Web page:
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    • Favorite 2 January 2021
      bobjonkman favorited something by stigatle: Out enjoying a nice day with Marlyn and our kids. Love being outdoors:)
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      bobjonkman favorited something by stigatle: Wish you all a great Christmas!
    • bobjonkman repeated a notice by steve 26 December 2020
      RT @steve Uncertainty Principle Podcast Episode 1: Isaac Newtons Pajamas Lots of people in history were born on this day. This reading of an article in the Washington Post remembers one of them, Isaac Newton, and his pandemic year. https://people.smu.edu/ssekula/2020/03/16/uncertainty-principle-podcast-episode-1-isaac-newtons-pajamas/
    • Favorite 26 December 2020
      bobjonkman favorited something by steve: Uncertainty Principle Podcast Episode 1: Isaac Newtons Pajamas Lots of people in history were born on this day. This reading of an article in the Washington Post remembers one of them, Isaac Newton, and his pandemic year. https://people.smu.edu/ssekula/2020/03/16/uncertainty-principle-podcast-episode-1-isaac-newtons-pajamas/
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      RT @rozzin Happy !gravmass, everyone!
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      bobjonkman favorited something by rozzin: Happy !gravmass, everyone!
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      bobjonkman favorited something by blacksam: Nothing puts me in the Christmas spirit like watching Ralphie slap the shit out of Scut Farkas. #chistmas
    • New note by bobjonkman 17 December 2020
      I was getting all enraged by Github removing from their site yet more software they don't agree with. It should be perfectly acceptable to have software that enhances privacy and gives users control over what's on their computers. If I want to use software that bans cookies, why should Github care? Cookie banners are perfectly […]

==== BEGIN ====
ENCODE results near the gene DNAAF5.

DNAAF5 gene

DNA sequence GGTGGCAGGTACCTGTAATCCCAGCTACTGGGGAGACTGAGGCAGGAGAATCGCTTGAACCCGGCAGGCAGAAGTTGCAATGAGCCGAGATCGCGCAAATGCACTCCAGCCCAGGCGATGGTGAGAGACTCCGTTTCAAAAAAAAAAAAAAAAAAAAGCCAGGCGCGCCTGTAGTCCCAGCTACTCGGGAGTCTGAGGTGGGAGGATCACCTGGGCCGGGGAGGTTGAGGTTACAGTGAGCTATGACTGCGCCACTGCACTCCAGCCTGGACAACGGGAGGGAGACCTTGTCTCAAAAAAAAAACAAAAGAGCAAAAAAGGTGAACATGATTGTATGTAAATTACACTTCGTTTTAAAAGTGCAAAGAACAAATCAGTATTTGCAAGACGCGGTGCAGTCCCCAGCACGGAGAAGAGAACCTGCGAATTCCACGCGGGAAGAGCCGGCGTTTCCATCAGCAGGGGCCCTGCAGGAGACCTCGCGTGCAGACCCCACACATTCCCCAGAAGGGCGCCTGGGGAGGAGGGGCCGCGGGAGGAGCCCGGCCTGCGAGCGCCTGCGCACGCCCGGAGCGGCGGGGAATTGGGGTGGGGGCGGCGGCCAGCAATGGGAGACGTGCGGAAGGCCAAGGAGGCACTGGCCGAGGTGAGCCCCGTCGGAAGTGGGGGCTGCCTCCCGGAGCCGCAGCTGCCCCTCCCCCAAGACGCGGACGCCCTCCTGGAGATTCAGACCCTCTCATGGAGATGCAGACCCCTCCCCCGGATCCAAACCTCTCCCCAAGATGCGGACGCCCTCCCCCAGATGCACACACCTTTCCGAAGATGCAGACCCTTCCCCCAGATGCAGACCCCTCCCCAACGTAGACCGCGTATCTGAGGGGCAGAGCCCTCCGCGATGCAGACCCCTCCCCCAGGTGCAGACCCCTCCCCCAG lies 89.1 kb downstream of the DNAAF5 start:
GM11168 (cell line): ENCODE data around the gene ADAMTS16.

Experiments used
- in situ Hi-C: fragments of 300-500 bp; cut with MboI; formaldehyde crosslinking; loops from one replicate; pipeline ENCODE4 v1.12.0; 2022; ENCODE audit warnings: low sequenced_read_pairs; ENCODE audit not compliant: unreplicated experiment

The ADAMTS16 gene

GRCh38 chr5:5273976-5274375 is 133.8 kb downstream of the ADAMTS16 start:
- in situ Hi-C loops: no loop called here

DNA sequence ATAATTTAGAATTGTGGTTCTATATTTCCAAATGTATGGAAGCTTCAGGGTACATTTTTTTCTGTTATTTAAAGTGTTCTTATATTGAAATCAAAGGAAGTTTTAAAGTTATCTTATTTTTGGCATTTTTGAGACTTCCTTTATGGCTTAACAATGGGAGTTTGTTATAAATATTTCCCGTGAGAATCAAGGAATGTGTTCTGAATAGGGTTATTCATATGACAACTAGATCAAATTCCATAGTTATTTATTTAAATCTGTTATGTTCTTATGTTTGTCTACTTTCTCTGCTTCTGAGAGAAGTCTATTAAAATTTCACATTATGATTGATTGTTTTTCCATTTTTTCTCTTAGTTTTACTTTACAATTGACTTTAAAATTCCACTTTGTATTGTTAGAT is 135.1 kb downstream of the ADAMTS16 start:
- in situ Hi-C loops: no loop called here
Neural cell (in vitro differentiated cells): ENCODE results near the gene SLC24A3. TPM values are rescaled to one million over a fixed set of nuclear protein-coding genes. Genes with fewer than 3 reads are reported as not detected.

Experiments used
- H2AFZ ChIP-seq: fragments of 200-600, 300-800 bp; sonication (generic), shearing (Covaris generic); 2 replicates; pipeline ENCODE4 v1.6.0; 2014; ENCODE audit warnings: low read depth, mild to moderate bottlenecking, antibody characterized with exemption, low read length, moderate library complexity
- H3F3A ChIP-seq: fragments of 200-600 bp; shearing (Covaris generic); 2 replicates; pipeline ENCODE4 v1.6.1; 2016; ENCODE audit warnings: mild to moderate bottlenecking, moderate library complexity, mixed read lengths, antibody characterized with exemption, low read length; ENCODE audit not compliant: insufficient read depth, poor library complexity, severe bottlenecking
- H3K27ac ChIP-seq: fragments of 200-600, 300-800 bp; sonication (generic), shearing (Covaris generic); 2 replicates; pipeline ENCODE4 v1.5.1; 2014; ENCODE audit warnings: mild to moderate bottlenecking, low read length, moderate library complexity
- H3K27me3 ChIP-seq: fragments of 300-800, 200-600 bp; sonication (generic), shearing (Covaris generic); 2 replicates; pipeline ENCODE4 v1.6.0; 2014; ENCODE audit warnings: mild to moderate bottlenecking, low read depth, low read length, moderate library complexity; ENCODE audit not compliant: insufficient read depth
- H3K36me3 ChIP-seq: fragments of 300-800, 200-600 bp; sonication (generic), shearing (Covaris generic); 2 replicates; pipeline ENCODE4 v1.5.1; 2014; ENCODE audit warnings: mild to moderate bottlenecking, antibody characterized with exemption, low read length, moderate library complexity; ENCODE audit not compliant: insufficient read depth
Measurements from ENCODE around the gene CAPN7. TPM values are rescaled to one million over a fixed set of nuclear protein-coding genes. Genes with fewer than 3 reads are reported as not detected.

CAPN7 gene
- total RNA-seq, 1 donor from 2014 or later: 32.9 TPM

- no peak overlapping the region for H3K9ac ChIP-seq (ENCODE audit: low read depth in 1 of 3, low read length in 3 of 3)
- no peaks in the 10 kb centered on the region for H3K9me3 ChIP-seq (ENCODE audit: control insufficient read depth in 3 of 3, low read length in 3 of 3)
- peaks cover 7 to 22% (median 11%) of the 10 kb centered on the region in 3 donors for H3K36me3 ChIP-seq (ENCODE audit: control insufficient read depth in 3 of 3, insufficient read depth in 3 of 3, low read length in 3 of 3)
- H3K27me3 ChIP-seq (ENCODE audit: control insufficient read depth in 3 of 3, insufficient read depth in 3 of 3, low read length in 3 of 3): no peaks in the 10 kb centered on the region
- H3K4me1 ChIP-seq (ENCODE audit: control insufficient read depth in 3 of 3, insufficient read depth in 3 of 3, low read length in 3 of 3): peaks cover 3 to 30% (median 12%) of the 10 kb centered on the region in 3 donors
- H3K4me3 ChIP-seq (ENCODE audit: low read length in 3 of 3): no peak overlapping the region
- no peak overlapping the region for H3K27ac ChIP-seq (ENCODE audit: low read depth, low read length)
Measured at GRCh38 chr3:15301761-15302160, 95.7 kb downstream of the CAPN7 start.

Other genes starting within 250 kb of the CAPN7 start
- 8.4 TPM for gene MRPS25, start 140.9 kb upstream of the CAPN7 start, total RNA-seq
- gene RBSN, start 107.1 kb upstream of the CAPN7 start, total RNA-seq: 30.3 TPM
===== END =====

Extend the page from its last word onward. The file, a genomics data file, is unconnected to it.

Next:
• bobjonkman repeated a notice by geniusmusing 17 December 2020
      RT @geniusmusing No cookie for you The GitHub Blog https://github.blog/2020-12-17-no-cookie-for-you/ >Good news: we removed all cookie banners from GitHub! 🎉 > >No one likes cookie banners. But cookie banners are everywhere. So how did we pull this off? > >Well, EU law requires you to use cookie banners if your website contains cookies that are […]
    • New note by bobjonkman 6 December 2020
      That article (from 2018!) is just like reading a dystopian #SciFi novel, all newspeak and doublethink: "The chip also supports the Android Strongbox Keymaster module, including Trusted User Presence and Protected Confirmation" https://www.androidauthority.com/titan-m-security-chip-915888/

Windows 8 will be just fine

Posted by Bob Jonkman on October 25th, 2012

Windows 8 logo

Microsoft® Windows® 8 logo

In spite of the controversy, the Windows 8 Modern Interface will do just fine. Some people are saying that Microsoft is making a mistake by radically changing the Windows user interface, and that people will not be able to get used to it. I don’t think so.